I have a question on the Total Coloring Conjecture in graph theory. This conjecture states that

$$\chi^"(G)\leq \Delta +2,$$

where $\Delta$ is the maximum degree of the graph and $\chi^"(G)$ denotes the total coloring (minimum number of colors for coloring graph such that no adjacent edges and no edge and its endpoints are assigned the same color) number.

Question: Has the Total Coloring Conjecture been proved for complete graphs?


1 Answer 1


Yes, of course.

It is known and published for decades that

$n$ odd $\quad\vdash_{n:\omega}\quad$ $\chi''(K^n) = n$,


$n$ even $\quad\vdash_{n:\omega}\quad$ $\rightarrow$ $\chi''(K^n) = n+1$,

and because of $\Delta(K^n)=n-1$, and $n+1 = (n-1)+2$, the conjecture is validated in these instances.

One of the many references is page 160 in

Hian Poh Yap: Total colourings of graphs. Bulletin of the London Mathematical Society 21 (1989) pp. 159-163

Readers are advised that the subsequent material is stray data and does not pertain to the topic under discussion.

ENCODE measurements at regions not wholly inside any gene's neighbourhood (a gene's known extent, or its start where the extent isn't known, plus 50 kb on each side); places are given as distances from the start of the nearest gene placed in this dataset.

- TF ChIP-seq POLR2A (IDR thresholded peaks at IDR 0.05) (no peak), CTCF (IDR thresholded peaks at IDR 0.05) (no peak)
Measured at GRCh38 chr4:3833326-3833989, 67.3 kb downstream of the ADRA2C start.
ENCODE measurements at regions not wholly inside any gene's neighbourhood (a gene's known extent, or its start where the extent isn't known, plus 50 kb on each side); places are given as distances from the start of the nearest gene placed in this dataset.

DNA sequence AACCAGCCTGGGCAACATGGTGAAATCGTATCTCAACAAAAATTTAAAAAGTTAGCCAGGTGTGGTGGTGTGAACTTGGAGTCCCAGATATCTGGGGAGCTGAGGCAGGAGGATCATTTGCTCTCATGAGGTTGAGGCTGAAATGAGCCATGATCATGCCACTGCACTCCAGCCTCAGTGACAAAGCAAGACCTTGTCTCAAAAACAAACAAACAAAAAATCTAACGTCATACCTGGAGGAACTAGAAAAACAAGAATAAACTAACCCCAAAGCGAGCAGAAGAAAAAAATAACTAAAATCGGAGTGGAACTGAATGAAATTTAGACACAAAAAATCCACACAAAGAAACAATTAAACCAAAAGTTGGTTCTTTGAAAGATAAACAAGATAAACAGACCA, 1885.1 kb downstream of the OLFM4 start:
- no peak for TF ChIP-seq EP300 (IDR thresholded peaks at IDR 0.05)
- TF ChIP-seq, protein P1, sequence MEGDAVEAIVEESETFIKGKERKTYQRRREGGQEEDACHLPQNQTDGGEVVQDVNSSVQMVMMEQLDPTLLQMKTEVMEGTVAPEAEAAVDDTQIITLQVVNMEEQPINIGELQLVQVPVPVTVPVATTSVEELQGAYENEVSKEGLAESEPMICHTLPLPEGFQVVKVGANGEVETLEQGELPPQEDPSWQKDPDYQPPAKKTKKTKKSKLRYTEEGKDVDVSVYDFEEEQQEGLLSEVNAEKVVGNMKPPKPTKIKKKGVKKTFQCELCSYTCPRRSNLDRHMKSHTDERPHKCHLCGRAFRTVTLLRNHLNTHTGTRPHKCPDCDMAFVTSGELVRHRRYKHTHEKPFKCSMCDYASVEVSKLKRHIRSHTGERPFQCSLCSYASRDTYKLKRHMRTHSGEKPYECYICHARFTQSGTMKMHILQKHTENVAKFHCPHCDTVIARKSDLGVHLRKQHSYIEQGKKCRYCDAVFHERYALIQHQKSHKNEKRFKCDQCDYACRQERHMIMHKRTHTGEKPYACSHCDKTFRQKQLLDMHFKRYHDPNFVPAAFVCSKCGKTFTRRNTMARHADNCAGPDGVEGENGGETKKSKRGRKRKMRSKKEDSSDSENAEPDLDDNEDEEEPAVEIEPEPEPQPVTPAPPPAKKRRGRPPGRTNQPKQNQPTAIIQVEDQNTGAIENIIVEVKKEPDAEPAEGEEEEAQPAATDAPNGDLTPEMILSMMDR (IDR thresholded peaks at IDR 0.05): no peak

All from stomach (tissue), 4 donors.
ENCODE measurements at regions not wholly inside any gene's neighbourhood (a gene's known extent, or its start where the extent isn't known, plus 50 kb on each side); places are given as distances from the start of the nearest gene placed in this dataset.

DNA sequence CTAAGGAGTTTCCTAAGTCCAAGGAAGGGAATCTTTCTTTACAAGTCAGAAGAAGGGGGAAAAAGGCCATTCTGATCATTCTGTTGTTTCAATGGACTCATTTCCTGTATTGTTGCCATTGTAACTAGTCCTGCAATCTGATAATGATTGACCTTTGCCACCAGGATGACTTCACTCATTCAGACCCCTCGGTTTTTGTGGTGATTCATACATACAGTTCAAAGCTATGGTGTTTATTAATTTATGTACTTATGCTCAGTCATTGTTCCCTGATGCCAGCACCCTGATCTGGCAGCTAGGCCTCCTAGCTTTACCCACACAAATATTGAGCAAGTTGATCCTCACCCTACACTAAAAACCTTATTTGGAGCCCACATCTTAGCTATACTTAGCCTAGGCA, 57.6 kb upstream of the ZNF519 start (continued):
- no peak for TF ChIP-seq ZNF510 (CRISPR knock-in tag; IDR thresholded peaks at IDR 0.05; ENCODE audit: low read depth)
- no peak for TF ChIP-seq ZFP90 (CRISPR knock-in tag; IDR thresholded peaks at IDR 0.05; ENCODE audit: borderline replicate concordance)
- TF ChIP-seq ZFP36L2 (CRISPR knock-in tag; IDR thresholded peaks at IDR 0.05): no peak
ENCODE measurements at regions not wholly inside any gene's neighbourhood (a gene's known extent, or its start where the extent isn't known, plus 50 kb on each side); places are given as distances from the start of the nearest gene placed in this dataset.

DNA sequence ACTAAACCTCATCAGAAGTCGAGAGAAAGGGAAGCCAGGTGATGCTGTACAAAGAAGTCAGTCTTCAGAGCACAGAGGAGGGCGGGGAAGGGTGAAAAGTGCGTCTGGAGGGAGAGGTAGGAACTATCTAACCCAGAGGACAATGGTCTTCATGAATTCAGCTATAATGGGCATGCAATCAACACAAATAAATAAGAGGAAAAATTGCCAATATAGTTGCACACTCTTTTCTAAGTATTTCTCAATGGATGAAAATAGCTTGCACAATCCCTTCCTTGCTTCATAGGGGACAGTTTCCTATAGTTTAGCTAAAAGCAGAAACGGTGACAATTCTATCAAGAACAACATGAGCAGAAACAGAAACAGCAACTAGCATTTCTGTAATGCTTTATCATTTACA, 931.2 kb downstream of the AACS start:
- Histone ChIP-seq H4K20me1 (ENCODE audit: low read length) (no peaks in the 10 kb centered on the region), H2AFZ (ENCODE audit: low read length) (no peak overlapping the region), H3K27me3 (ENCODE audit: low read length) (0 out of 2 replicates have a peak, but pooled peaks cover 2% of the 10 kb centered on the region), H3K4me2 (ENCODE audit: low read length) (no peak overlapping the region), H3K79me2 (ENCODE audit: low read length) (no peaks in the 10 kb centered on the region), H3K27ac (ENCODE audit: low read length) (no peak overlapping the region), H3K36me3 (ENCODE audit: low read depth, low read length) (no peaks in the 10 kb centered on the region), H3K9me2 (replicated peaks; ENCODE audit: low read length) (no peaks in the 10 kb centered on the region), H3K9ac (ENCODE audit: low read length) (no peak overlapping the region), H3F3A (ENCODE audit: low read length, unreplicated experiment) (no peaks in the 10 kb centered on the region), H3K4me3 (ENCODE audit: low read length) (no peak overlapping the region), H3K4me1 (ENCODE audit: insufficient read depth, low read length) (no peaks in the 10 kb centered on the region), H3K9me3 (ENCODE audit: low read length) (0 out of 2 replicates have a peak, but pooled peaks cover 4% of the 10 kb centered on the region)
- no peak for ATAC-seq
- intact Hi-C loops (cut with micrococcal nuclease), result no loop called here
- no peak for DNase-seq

I hope you do not mind a small constructive criticism of this question: by and large, such questions seem alright, but there should be more care and research effort visible. I recognize that the following was probably not done due to linguistic friction: you had better asked something like 'Is there any reason why the the Total Coloring Conjecture is trivial for complete graphs', or similar, not 'Has it been proved?'. With the latter kind of question one can find fault in many obvious ways; hopefully we don't have to 'go there'. The former alternative question is not inappropriate (I think), and the answer, roughly, is "No, it's not trivial, but not deep in any way; it can be proved by induction on $n\in\omega$."


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